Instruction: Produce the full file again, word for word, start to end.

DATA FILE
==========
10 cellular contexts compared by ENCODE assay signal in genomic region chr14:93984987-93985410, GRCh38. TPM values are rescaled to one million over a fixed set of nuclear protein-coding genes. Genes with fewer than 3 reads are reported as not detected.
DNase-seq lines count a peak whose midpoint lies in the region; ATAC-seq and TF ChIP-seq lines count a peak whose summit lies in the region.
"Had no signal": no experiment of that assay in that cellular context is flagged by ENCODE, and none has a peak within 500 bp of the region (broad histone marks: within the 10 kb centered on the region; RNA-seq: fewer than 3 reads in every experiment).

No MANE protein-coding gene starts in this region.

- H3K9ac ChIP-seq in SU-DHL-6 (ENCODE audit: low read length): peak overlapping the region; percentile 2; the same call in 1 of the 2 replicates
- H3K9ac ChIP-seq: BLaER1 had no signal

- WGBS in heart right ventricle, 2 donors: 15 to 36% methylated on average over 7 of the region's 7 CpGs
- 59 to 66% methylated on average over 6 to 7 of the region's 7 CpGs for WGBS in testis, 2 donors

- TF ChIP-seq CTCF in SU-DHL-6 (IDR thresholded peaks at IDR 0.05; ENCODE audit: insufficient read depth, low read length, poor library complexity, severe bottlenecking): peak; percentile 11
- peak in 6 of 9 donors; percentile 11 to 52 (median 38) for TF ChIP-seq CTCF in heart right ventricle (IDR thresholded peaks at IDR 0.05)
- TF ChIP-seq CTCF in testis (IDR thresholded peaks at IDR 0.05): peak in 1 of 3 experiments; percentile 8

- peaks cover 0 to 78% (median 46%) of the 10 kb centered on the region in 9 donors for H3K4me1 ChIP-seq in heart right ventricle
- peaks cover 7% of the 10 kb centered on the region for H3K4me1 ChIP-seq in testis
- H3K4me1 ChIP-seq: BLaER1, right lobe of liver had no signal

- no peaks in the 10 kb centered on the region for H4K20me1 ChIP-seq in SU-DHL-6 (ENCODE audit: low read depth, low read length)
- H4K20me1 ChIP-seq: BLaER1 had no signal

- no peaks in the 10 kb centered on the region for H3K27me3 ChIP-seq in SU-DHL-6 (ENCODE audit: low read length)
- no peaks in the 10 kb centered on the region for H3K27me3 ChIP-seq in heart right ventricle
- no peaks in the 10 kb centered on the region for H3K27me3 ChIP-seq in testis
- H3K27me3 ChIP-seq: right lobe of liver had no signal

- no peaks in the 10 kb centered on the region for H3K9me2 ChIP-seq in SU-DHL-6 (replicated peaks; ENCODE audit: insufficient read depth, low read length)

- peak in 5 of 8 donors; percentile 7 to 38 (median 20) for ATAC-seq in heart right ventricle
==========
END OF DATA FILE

10 cellular contexts compared by ENCODE assay signal in genomic region chr14:93984987-93985410, GRCh38. TPM values are rescaled to one million over a fixed set of nuclear protein-coding genes. Genes with fewer than 3 reads are reported as not detected.
DNase-seq lines count a peak whose midpoint lies in the region; ATAC-seq and TF ChIP-seq lines count a peak whose summit lies in the region.
"Had no signal": no experiment of that assay in that cellular context is flagged by ENCODE, and none has a peak within 500 bp of the region (broad histone marks: within the 10 kb centered on the region; RNA-seq: fewer than 3 reads in every experiment).

No MANE protein-coding gene starts in this region.

- H3K9ac ChIP-seq in SU-DHL-6 (ENCODE audit: low read length): peak overlapping the region; percentile 2; the same call in 1 of the 2 replicates
- H3K9ac ChIP-seq: BLaER1 had no signal

- WGBS in heart right ventricle, 2 donors: 15 to 36% methylated on average over 7 of the region's 7 CpGs
- 59 to 66% methylated on average over 6 to 7 of the region's 7 CpGs for WGBS in testis, 2 donors

- TF ChIP-seq CTCF in SU-DHL-6 (IDR thresholded peaks at IDR 0.05; ENCODE audit: insufficient read depth, low read length, poor library complexity, severe bottlenecking): peak; percentile 11
- peak in 6 of 9 donors; percentile 11 to 52 (median 38) for TF ChIP-seq CTCF in heart right ventricle (IDR thresholded peaks at IDR 0.05)
- TF ChIP-seq CTCF in testis (IDR thresholded peaks at IDR 0.05): peak in 1 of 3 experiments; percentile 8

- peaks cover 0 to 78% (median 46%) of the 10 kb centered on the region in 9 donors for H3K4me1 ChIP-seq in heart right ventricle
- peaks cover 7% of the 10 kb centered on the region for H3K4me1 ChIP-seq in testis
- H3K4me1 ChIP-seq: BLaER1, right lobe of liver had no signal

- no peaks in the 10 kb centered on the region for H4K20me1 ChIP-seq in SU-DHL-6 (ENCODE audit: low read depth, low read length)
- H4K20me1 ChIP-seq: BLaER1 had no signal

- no peaks in the 10 kb centered on the region for H3K27me3 ChIP-seq in SU-DHL-6 (ENCODE audit: low read length)
- no peaks in the 10 kb centered on the region for H3K27me3 ChIP-seq in heart right ventricle
- no peaks in the 10 kb centered on the region for H3K27me3 ChIP-seq in testis
- H3K27me3 ChIP-seq: right lobe of liver had no signal

- no peaks in the 10 kb centered on the region for H3K9me2 ChIP-seq in SU-DHL-6 (replicated peaks; ENCODE audit: insufficient read depth, low read length)

- peak in 5 of 8 donors; percentile 7 to 38 (median 20) for ATAC-seq in heart right ventricle